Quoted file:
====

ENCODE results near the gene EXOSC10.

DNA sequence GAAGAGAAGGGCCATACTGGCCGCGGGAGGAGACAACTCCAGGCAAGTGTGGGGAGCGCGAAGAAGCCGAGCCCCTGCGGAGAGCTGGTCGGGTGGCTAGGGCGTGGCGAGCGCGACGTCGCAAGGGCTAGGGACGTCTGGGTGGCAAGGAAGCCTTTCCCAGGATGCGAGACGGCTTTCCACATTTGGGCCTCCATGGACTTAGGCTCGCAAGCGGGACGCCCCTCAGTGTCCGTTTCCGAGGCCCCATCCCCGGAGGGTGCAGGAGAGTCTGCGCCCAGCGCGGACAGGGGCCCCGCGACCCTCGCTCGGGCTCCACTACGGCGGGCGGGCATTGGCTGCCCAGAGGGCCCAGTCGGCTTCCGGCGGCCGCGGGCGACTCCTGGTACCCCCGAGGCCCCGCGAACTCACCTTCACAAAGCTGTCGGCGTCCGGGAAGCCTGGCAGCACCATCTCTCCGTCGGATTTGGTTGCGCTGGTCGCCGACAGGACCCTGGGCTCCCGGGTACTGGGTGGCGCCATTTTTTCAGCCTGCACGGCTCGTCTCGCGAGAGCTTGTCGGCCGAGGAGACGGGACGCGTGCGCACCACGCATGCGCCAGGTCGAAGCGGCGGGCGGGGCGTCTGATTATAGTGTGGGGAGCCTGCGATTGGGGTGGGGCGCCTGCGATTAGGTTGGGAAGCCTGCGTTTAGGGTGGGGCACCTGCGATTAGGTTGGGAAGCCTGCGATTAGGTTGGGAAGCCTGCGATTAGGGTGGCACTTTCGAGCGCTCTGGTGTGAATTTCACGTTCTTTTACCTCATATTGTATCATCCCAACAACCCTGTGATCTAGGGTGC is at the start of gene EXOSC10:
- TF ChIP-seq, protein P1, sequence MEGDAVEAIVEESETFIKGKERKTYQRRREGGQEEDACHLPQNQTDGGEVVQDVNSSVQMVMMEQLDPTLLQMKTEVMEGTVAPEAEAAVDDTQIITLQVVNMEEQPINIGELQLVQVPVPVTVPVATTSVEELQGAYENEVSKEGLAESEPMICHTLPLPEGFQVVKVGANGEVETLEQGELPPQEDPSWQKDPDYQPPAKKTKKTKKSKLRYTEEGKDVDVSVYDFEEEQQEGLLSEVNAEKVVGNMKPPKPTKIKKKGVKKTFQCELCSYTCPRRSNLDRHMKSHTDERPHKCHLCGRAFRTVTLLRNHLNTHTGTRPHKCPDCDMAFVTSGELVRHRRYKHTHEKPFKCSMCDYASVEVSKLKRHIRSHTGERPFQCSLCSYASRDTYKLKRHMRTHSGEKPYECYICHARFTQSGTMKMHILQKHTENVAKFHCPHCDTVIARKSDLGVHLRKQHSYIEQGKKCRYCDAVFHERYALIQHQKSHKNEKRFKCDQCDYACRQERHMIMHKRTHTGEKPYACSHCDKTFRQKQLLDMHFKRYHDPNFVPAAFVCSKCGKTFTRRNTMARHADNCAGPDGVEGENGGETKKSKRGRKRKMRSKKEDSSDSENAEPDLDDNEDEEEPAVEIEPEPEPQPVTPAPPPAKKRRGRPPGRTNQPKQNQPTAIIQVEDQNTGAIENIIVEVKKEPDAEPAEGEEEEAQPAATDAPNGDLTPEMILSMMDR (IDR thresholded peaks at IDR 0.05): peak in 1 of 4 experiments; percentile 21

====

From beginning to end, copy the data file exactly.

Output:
ENCODE results near the gene EXOSC10.

DNA sequence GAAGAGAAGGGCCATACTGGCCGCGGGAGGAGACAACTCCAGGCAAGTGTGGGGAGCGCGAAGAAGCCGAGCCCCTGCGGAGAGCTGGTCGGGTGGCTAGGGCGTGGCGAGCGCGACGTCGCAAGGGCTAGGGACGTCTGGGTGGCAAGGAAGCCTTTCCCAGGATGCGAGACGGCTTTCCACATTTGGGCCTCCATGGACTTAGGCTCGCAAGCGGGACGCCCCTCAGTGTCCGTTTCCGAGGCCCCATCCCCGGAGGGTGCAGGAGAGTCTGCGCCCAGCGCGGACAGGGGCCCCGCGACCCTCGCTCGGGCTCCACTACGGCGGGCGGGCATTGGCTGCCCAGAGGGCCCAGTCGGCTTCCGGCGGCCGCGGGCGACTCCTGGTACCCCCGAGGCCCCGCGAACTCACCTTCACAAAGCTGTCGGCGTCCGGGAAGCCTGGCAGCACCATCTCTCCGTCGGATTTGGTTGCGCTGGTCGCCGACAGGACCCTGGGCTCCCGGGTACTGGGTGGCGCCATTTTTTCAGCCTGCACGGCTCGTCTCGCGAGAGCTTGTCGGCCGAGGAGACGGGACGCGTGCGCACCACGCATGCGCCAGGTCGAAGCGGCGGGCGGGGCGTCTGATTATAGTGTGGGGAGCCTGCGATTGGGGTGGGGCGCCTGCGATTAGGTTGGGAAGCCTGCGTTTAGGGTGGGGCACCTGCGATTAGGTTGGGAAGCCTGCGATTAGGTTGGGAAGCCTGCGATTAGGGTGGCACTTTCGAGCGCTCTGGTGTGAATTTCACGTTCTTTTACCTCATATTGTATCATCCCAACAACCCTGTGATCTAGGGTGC is at the start of gene EXOSC10:
- TF ChIP-seq, protein P1, sequence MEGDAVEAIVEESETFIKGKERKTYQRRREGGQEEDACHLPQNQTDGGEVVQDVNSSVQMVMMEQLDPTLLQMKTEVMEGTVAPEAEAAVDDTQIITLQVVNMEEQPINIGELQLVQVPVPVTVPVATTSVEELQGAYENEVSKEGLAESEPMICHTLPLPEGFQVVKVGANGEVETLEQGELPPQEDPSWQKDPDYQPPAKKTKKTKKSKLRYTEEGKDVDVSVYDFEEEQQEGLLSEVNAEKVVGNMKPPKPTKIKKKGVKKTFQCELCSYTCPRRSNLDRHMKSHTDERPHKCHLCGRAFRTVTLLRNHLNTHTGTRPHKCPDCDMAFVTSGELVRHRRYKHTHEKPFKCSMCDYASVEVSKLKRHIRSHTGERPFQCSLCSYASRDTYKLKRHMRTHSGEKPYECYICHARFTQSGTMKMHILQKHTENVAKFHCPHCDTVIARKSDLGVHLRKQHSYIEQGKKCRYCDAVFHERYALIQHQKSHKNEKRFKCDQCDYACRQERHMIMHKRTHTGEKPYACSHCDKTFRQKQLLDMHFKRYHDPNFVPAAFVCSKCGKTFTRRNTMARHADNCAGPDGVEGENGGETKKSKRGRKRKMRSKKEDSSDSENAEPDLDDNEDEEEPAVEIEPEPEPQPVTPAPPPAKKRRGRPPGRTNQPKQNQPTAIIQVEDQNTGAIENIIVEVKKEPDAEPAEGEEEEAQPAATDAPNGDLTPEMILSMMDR (IDR thresholded peaks at IDR 0.05): peak in 1 of 4 experiments; percentile 21